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ANNALS OF TECHNOLOGY

They still sting in any language

November 16, 2003|Michael T. Jarvis

The movie "Lost in Translation" has generated plenty of head scratching and naval gazing surrounding Japanese culture, but considerable speculation on the Internet centers on one scene: "What was that guy shooting at Bill Murray and his friends when they ran out of that bar?" Internet theories include a laser machine gun, glow-in-the-dark bullets and a BB gun.

An entry at livejournal.com asks, "Just what ... was that one dude shooting during the bar scene? BBs? Lasers?"

On Amazon.com, a reviewer explains: "It was just a toy laser/light rifle with very strong sound effects! Cute. Wacky. Fun. Drunken. Just like the best of the nightlife there."

Actually, the device wasn't a laser but a Japanese-made Marui Tracer, a rechargeable fluorescent strobe that can be installed on rifles to illuminate brightly colored plastic BBs and produce a synchronized streak of light resembling a laser.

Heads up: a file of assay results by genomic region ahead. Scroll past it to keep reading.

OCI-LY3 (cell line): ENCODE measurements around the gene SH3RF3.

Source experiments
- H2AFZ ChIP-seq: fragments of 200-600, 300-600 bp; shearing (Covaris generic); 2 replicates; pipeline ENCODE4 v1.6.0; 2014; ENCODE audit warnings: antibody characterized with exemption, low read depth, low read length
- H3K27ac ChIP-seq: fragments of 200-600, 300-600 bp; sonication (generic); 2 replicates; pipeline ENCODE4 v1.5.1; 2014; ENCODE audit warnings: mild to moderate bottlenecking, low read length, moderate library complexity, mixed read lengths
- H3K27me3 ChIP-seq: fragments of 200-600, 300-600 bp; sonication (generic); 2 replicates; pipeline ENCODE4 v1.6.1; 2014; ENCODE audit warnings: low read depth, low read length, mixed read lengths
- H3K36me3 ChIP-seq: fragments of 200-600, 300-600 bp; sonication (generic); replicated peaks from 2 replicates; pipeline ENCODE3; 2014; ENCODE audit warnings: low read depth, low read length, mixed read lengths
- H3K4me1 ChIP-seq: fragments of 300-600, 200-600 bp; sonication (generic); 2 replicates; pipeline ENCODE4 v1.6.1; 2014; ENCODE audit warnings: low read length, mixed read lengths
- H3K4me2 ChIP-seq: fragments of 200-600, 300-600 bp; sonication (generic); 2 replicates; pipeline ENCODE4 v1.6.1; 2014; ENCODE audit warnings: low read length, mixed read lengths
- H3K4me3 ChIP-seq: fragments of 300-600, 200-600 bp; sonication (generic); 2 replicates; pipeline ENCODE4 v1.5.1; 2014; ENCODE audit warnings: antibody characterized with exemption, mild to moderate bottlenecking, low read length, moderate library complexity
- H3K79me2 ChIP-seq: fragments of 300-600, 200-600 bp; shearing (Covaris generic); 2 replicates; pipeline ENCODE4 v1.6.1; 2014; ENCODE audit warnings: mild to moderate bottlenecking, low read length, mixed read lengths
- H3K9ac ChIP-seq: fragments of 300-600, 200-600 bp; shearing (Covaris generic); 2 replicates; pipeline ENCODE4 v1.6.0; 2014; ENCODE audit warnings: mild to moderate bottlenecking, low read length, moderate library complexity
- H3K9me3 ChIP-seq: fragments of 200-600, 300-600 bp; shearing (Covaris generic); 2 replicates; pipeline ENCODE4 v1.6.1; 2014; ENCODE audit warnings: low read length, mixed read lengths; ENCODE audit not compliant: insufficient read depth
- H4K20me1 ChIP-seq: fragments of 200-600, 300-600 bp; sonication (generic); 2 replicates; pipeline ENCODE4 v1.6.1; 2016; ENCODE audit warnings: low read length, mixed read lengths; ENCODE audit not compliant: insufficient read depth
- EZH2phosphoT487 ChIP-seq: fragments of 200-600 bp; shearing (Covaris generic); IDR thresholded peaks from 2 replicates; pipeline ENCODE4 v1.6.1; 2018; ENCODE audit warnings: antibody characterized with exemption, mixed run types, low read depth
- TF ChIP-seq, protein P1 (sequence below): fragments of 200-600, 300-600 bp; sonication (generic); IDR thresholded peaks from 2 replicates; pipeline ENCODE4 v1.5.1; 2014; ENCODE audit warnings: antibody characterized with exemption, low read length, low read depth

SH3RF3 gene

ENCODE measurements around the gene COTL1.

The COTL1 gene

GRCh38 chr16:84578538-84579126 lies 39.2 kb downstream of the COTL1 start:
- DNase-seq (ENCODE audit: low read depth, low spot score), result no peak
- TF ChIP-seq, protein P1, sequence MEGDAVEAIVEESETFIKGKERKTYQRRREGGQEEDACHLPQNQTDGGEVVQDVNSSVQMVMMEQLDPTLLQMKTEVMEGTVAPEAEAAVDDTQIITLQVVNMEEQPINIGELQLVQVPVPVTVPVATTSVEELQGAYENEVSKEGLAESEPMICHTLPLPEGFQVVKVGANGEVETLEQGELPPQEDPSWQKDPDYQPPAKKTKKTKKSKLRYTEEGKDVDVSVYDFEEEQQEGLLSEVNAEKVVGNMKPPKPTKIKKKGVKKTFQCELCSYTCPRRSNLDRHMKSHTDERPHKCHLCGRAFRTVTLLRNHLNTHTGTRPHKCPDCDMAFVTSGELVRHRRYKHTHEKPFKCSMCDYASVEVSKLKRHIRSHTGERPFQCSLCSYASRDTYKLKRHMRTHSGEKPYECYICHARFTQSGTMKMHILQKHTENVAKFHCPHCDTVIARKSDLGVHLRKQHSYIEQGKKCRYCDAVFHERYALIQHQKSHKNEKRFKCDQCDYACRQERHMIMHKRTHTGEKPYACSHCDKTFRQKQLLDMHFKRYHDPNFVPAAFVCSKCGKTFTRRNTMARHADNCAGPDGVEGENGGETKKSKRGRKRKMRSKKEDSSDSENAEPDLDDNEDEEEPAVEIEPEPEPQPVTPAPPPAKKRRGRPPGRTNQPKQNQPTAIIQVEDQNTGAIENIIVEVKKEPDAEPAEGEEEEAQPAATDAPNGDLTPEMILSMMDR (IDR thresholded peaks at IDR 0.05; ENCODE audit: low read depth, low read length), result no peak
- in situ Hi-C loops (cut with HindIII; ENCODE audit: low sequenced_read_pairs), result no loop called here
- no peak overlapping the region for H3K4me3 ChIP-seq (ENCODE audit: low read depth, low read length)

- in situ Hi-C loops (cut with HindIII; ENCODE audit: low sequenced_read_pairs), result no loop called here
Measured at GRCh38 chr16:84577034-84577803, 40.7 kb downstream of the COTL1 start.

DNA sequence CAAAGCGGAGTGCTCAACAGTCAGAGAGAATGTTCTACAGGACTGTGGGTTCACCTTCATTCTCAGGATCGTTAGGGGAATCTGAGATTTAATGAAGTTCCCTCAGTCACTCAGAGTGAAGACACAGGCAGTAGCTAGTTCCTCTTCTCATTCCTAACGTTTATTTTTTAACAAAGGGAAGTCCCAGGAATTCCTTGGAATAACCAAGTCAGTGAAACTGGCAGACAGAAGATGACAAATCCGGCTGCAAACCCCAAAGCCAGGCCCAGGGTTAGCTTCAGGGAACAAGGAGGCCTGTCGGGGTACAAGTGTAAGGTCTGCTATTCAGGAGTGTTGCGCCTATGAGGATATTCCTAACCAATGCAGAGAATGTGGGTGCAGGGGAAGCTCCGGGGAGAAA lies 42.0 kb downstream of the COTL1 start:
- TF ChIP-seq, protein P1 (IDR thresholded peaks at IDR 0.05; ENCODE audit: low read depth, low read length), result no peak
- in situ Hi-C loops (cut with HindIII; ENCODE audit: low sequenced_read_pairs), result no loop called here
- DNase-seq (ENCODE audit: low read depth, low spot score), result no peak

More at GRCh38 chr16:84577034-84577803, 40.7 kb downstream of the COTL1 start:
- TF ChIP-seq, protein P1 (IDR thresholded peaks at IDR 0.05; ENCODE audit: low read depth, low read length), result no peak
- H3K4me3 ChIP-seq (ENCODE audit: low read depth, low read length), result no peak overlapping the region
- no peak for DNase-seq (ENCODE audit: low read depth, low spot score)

"This is the system we used," says K.K. Barrett, the production designer for the Focus Features film, who found the tracer in a toy store in Harijuku, Japan. "I should also note that we had a stunt effects marksman shooting these things. During the test, the marksman shot it at the back of his thick-jacket clad partner and he said he could definitely feel it but it was a sting and it seemed innocent for our purposes under supervision. In fact, it looked fun but certainly something to run from."

The scene came off better on film than expected, Barrett says. "We did a film test and although we were delighted by eye, they didn't glow as long as we had hoped from the strobe light charge, although it appears it was enough to get across the experience."

-- Michael T. Jarvis

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